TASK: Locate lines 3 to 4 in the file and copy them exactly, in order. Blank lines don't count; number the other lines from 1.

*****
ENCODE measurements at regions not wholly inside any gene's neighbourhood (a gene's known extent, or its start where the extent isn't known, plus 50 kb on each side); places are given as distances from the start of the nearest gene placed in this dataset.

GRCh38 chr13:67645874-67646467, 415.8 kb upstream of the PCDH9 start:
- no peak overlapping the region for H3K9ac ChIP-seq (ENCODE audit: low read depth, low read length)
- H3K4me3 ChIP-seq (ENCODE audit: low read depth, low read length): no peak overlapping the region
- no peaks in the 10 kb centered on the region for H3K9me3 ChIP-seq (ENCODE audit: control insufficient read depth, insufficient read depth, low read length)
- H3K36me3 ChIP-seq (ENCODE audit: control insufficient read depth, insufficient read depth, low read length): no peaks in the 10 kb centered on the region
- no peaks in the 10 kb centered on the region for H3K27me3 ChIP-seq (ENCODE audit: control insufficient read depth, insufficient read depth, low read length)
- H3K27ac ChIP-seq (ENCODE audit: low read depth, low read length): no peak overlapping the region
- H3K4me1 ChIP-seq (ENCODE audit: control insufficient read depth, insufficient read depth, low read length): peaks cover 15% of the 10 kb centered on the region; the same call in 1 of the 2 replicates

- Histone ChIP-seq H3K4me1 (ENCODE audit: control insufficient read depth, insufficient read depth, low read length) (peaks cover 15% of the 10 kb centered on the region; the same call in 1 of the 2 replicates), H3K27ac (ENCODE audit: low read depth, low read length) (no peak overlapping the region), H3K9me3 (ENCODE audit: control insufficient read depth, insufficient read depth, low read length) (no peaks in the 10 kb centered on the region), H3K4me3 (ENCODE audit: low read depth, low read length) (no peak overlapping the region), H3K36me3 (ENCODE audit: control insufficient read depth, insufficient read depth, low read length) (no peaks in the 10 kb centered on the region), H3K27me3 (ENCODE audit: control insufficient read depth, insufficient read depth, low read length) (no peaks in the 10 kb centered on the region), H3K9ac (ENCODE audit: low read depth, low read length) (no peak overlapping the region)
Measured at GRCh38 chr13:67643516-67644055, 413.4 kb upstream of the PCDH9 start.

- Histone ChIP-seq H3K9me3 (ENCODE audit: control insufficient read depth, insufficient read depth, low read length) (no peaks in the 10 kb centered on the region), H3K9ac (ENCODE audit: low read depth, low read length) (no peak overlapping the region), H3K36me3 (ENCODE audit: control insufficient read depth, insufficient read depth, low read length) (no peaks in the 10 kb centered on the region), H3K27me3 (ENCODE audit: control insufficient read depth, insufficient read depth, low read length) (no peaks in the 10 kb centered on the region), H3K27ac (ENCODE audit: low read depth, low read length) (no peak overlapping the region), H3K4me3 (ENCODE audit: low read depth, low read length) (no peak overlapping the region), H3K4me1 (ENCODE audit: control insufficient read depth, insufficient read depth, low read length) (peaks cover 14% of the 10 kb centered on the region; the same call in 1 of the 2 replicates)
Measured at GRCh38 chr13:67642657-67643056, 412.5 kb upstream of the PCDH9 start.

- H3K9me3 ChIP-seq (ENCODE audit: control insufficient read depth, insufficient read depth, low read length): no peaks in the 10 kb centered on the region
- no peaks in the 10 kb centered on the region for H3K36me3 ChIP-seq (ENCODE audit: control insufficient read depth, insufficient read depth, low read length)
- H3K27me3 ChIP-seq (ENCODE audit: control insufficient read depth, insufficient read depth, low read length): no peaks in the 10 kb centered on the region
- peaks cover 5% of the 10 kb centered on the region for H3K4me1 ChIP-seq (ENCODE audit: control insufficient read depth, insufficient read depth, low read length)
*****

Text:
- no peak overlapping the region for H3K9ac ChIP-seq (ENCODE audit: low read depth, low read length)
- H3K4me3 ChIP-seq (ENCODE audit: low read depth, low read length): no peak overlapping the region